If Michael Bay had you insert your finger into a machine that turns fingers into lollipops, and then said “SURPRISE! That’s actually a CREDIT CARD READER! And your finger is actually your CREDIT CARD!” then i think someone should consider contacting the local authorities. You have to go through a lot of conscious steps to “convert” to being a paid user, including entering a 16-digit number from a plastic card, entering your complete home mailing address, punching in a date, and entering a 3-digit security code on the back of that card. If you’re not WELL AWARE by that point that you’re about to spend real-world credit on non-existent Smurfberries, then … i dunno. Perhaps you’re nuts?

    http://www.untoldentertainment.com/blog/2011/03/08/do-social-games-exploit-the-mentally-ill/

    i actually mentioned Pokemon in my shanghai mini-rant at GDC. You wanna talk core games and gambling?

    http://www.untoldentertainment.com/blog/2007/11/16/video-games-teach-kids-to-gamble/

    Please don’t mistake me: i’m not saying that Farmville is the best social game ever. It’s all very nascent. “Social game” wasn’t even in our lexicon last year.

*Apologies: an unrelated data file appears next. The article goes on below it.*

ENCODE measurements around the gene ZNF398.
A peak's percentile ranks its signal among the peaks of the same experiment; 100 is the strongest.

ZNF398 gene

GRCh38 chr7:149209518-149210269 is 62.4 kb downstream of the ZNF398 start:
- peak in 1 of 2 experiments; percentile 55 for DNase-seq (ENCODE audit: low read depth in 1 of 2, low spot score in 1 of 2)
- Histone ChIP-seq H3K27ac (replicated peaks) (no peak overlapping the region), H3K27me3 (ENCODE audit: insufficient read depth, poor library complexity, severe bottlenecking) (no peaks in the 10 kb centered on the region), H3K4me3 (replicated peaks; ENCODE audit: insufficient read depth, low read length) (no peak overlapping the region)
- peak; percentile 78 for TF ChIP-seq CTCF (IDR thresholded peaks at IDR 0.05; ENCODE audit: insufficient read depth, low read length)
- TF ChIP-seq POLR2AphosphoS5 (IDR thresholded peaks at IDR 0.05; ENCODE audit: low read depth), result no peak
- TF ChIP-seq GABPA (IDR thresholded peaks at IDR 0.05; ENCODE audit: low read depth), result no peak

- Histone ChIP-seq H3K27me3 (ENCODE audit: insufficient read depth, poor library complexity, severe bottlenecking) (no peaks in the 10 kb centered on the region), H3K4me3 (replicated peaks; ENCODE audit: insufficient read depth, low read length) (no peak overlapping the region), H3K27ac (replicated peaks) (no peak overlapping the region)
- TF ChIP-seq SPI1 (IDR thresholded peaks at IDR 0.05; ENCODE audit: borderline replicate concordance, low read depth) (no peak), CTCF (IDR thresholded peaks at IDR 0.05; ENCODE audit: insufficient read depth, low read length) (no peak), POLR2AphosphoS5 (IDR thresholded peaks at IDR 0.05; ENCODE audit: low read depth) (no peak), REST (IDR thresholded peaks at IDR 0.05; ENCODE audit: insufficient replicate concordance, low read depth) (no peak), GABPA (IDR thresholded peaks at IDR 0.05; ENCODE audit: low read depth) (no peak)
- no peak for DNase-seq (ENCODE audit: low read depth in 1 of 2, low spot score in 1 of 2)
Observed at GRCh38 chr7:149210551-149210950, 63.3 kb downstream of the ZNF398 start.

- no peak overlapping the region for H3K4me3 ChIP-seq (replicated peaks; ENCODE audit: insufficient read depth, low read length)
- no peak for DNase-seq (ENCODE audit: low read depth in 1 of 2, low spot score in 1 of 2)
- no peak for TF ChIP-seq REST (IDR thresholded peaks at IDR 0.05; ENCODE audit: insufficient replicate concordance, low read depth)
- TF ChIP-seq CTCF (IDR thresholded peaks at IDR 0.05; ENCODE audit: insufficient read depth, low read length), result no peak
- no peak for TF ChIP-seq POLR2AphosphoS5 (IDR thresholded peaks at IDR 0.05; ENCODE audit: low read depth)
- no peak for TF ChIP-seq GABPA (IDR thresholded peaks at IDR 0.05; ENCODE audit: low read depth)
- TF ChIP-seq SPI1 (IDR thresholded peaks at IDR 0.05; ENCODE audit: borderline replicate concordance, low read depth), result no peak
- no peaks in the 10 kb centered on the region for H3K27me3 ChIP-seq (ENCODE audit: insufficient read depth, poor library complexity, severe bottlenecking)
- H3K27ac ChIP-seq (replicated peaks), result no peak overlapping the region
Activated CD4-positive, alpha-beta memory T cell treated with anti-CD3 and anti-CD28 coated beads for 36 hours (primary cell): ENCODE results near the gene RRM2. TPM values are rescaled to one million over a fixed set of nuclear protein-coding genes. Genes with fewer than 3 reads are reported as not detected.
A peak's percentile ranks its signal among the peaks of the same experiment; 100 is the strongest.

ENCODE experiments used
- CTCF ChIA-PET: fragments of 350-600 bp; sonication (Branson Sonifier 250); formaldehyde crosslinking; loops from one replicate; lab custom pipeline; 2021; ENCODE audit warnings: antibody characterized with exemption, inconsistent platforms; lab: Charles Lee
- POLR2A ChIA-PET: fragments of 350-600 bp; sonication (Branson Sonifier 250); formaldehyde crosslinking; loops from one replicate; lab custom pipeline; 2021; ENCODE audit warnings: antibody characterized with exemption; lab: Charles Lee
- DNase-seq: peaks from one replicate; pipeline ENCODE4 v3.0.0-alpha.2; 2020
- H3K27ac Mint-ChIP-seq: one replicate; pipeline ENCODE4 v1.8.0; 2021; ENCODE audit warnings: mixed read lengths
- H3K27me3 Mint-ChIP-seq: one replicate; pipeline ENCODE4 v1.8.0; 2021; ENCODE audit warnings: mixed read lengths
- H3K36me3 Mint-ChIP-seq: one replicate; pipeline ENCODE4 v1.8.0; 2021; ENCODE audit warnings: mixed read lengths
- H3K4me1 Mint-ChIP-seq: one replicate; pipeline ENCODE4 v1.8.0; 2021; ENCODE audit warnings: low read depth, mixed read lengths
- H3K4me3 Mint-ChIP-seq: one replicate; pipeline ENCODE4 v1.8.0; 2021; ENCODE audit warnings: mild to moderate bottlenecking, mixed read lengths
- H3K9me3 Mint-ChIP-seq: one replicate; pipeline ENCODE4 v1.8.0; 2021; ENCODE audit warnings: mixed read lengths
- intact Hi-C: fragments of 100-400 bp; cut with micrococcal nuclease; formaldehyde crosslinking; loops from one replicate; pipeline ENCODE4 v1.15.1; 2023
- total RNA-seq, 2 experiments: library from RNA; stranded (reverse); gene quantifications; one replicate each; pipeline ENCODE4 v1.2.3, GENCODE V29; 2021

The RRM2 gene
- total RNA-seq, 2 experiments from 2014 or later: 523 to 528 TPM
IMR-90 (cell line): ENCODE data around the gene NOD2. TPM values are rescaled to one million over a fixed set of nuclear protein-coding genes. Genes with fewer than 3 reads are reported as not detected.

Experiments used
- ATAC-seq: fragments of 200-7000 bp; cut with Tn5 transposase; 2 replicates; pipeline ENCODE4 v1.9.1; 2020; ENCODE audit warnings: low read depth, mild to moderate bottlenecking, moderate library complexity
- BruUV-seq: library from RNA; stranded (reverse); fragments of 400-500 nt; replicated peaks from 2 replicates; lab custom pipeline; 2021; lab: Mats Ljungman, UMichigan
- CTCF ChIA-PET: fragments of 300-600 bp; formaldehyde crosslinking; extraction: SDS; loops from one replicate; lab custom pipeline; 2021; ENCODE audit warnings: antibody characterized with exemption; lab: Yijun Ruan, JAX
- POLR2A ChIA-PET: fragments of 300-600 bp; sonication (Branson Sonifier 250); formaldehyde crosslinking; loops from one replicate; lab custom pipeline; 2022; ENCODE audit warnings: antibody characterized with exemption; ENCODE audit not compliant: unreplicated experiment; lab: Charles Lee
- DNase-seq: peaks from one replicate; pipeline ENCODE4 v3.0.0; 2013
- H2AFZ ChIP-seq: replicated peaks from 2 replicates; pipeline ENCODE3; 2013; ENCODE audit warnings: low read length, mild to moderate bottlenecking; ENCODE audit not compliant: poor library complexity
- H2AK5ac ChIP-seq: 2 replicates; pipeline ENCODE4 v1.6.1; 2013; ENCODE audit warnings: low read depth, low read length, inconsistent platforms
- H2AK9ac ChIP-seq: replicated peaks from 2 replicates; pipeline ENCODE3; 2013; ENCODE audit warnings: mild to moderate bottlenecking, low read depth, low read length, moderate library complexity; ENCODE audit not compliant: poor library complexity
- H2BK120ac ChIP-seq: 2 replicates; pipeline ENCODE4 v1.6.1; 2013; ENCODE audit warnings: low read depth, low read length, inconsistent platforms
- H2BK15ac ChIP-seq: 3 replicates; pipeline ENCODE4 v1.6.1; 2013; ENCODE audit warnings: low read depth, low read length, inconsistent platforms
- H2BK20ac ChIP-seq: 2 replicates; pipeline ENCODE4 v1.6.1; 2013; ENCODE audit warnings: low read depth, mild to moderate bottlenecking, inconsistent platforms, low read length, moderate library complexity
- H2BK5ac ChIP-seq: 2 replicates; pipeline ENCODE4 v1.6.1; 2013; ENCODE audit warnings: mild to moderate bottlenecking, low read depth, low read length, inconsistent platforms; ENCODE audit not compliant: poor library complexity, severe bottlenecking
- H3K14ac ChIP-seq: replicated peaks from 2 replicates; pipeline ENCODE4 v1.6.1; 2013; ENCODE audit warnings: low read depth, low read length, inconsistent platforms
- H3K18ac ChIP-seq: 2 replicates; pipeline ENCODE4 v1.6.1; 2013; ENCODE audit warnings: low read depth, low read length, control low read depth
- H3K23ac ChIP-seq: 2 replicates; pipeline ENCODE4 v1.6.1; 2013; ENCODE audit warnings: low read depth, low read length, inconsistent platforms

i WILL say this: the video games industry is a business. Were you shocked to discover that the people interviewing you were beholden to the company’s shareholders to generate as much profit as possible. You know who else has that goal? EVERY COMPANY EVER … video games notwithstanding.

    i get weary of people treating video games like they’re this precious, lovingly hand-crafted woodworked baby cradle with ornate scrollwork at the edges, slavishly constructed by a master craftsman. You get an impressive title every couple of years. The rest? The rest is popcorn to pass a Sunday afternoon. You wanna go read the dialog in Chrono Trigger and touch your nipples a little? Be my guest. But even Chrono Trigger had to turn a profit.

  4. The idea that profitability and innovation/depth/nutrition is an XOR, that you can have one but not both is precisely why the industry is in such bad shape.

    Maybe we _should_ treat game developers as master craftsmen instead of cogs in a scrapple grinder. I don’t know why having some self-respect is so abhorrent to some people.

Leave a Reply

Your email address will not be published. Required fields are marked *

Human? * Time limit is exhausted. Please reload the CAPTCHA.